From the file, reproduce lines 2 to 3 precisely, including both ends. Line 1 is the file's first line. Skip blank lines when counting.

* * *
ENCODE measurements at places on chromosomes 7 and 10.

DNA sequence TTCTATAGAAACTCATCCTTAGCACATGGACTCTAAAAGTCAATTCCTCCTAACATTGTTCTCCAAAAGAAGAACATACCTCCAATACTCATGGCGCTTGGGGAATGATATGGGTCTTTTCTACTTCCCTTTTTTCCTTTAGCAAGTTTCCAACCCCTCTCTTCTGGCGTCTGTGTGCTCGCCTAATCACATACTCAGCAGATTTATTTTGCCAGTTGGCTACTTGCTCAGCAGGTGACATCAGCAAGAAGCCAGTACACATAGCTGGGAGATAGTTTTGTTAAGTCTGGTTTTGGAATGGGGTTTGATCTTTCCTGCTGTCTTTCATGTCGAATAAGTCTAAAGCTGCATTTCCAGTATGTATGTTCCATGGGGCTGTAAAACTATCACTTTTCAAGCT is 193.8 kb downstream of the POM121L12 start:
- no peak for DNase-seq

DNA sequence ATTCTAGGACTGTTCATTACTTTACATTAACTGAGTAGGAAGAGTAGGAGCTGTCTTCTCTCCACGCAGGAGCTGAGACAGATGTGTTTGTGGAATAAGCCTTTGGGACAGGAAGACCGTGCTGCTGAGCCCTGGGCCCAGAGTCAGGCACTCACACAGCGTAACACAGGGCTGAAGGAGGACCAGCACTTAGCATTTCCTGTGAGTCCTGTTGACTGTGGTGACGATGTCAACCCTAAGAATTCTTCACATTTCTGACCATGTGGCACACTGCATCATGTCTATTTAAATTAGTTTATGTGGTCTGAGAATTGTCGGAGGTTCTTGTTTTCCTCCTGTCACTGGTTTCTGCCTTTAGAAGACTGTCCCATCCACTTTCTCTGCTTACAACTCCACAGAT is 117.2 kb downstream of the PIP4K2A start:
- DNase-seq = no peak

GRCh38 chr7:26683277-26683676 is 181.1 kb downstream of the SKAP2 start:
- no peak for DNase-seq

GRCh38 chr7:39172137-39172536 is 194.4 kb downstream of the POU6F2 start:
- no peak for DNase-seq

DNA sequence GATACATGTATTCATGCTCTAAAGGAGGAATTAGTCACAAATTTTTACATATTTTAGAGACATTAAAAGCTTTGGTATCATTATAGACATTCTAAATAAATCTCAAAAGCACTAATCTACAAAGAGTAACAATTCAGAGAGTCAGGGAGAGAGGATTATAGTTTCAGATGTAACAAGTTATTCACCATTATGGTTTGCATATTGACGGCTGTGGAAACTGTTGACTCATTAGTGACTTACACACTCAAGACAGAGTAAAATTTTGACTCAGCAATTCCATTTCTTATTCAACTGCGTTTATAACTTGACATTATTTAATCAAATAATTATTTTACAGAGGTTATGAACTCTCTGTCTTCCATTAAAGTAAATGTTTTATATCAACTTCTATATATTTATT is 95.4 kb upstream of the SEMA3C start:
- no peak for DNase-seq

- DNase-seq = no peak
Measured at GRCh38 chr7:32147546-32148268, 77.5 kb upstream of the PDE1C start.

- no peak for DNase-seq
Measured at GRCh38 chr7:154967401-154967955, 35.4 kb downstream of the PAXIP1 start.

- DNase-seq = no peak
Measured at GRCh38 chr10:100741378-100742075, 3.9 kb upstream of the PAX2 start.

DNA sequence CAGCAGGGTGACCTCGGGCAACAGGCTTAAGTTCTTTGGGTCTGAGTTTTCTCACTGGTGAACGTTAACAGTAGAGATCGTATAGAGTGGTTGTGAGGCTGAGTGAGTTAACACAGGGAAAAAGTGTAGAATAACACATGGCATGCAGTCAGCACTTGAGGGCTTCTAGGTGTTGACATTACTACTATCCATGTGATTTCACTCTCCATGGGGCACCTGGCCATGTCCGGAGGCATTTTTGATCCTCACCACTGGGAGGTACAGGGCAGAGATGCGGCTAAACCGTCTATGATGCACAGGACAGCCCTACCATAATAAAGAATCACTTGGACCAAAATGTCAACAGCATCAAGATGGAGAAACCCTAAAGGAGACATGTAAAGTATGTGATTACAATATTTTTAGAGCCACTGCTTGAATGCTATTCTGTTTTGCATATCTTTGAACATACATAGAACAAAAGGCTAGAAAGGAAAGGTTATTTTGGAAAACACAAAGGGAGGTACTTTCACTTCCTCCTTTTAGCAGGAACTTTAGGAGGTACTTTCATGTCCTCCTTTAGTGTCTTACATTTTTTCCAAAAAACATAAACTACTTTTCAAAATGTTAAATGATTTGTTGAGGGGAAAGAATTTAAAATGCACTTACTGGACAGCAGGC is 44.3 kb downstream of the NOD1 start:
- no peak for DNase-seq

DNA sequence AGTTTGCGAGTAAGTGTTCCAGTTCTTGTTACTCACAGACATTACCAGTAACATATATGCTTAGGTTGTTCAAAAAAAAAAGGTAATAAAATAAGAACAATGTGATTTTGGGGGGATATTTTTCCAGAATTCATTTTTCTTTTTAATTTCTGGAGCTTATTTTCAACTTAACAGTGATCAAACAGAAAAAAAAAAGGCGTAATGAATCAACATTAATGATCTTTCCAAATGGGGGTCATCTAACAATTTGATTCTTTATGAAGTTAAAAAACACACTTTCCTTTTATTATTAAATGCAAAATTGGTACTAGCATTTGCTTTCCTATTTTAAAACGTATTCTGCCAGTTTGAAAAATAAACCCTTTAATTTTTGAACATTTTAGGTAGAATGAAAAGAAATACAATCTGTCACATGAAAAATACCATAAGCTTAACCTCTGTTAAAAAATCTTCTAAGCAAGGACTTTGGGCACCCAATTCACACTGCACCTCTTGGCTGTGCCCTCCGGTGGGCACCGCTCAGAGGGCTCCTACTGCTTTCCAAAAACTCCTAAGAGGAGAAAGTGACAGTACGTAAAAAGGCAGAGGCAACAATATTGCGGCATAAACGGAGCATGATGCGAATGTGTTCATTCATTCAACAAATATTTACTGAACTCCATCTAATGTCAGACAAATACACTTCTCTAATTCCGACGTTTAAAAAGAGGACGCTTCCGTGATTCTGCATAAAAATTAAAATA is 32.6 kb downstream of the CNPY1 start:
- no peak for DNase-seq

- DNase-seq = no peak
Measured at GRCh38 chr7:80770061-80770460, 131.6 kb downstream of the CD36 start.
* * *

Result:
DNA sequence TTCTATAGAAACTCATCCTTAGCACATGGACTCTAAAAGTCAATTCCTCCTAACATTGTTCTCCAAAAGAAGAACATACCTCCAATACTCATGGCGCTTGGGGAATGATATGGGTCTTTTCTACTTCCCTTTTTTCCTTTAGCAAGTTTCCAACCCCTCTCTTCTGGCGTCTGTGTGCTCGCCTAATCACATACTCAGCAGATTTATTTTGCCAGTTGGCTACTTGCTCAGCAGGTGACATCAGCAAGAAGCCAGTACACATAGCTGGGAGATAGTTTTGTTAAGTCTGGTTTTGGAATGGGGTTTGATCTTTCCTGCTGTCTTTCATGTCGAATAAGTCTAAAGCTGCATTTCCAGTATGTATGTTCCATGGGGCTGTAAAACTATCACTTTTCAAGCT is 193.8 kb downstream of the POM121L12 start:
- no peak for DNase-seq